Parcour was developed in France in the late 1990s by a group of nine people around Parisian David Belle, who is generally acknowledged as parkour’s originator.


Andy Animus of Parkour North America describes parkour as “a means of reclaiming what it means to be a human being. It teaches us to move using the natural methods that we should have learned from infancy. It teaches us to touch the world and interact with it, instead of being sheltered by it.

“It is as much as a part of truly learning the physical art as well as being able to master the movements, it gives you the ability to overcome your fears and pains and reapply this to life as you must be able to control your mind in order to master the art of parkour.”

For those of us who watch from the sidelines, parkour provides a window on human potential and can inspire us to attempt the unthinkable.

Not surprisingly, concerns have been raised by law enforcement and fire and rescue teams about the risk in jumping off high buildings (though I would imagine that such athleticism inspires angst arising from different motivations in most donut shops). Reported injuries and deaths have been few, though I did find a memorial video for a seventeen-year-old who died of injuries suffered in a jump.

If a young life is to be cut short, it is better, I think, that it should happen in pursuit of parkour rather than in the promotion of poppy cultivation.


Groove of the Day

Listen to Joe Satriani performing “Flying in a Blue Dream”


already perfect

Yesterday I decided to take the day off from writing and immerse myself in research into anomalous archeology, cosmology, and reincarnation. I was most intrigued by the ideas of a man named Michael Cremo, whose ideas echoed something Paco and I discussed several days ago and which, given this coincidence, tells me my thinking is on the right track.

The other day I suggested to Paco that we human beings are born already perfect, and that it is only the overlayerings of experience and materialism that introduce imperfections into our makeup. Most people believe that we are born with a “blank slate” which must be filled through one’s upbringing and education; I think it is more likely that we are born with a slate that is full of unconscious knowledge of Everything-That-Is in our holographic universe, and that the role of experience is to bring this knowledge to consciousness like a fingernail on a scratch-and-sniff sticker. Learning is a process that is thus more like remembering than filling an empty vessel. Learning is much easier than we make it out to be.

“We did not evolve up from matter; instead we devolved, or came down, from the realm of pure consciousness,” says Cremo. He bases his assertion on modern science and the world’s great wisdom traditions, including the Vedic philosophy of ancient India. Cremo proposes that before we ask the question, “Where did human beings come from? we should first contemplate, “What is a human being?” Cremo says that humans are a combination of matter, mind, and spirit (or consciousness)—or, as the popular saying has it, that we are spiritual beings having a human experience.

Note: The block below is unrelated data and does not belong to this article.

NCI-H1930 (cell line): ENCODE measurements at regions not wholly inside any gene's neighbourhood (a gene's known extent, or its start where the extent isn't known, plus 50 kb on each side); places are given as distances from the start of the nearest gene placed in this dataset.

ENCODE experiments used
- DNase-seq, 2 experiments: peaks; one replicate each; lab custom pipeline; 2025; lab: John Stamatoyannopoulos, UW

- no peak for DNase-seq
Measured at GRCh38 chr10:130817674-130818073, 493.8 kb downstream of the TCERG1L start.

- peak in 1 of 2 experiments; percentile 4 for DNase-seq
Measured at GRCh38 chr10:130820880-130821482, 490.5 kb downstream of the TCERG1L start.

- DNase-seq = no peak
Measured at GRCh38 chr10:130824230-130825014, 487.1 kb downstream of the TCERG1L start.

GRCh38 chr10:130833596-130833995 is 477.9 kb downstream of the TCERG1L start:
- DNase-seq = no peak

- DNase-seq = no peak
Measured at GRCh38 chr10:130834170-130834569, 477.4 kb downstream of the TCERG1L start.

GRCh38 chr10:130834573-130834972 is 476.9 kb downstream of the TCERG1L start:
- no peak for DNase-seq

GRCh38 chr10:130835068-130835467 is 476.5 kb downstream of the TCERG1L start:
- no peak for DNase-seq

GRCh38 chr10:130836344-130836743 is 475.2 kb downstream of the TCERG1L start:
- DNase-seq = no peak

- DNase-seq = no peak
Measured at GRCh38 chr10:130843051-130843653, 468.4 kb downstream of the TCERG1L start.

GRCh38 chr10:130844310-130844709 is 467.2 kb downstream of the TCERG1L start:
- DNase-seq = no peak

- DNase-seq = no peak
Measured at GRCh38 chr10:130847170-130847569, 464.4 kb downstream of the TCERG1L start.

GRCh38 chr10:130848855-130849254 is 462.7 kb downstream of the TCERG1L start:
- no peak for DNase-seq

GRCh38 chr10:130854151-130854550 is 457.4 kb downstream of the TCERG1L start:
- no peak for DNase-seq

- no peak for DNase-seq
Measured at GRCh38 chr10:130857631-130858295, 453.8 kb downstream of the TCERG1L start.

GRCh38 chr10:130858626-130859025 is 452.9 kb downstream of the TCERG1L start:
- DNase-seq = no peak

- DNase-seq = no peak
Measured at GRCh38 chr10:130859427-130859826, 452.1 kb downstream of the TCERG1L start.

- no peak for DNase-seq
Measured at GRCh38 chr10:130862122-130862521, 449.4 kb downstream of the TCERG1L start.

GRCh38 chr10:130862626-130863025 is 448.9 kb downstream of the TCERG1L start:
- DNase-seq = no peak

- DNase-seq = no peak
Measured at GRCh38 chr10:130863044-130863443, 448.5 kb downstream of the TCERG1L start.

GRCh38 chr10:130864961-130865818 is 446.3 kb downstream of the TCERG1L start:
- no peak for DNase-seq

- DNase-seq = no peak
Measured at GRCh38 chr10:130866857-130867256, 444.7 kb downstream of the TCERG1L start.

I think this view has far-reaching implications for the ways we interact with other people and with children, especially.

If we believe that God creates all people and things as perfect beings, then we will have a greater tendency to accept and love other people as they are. How many marriages have you seen hit the rocks because one or the other spouse persists in futile and counterproductive efforts to “fix” the other? How many kids have you seen reduced to dysfunction because their parents and schools try to shoehorn them into a mould that bears no relation to the kids’ natural interests, gifts, and talents?

My experiences of having raised an Asperger’s kid and of having been involved with so many ADHD adults and young people have taught me that these conditions are not “disorders” as they are so labeled, but differences that need to be accepted and respected in others. We need to shape ourselves around them, and not the other way around. As parents, mentors, and teachers it is incumbent on us to accept and serve our kids as they are—in a sense, to follow them and not to lead them out of our arrogant ideas of who or what they should be.

This is admittedly a challenge, and I am not suggesting that we should be raising willful offspring without the benefit of discipline. My view flies in the face of commonly held notions of the roles of adults with respect to young people—preconceptions that are often reinforced by our kids themselves. How often have your kids said, “Dad said I could” or “Mom said I could” as a way of avoiding personal responsibility for something?

We should be inculcating self-discipline, and not rely so much as we do on external discipline, constraints (including pharmaceuticals), and punishments. The proper role of adults should be to facilitate a young person’s understanding of consequences so that decisions and their outcomes are freely and knowledgeably chosen. Adults exercise the most effective leadership when they are first and foremost servants to young people.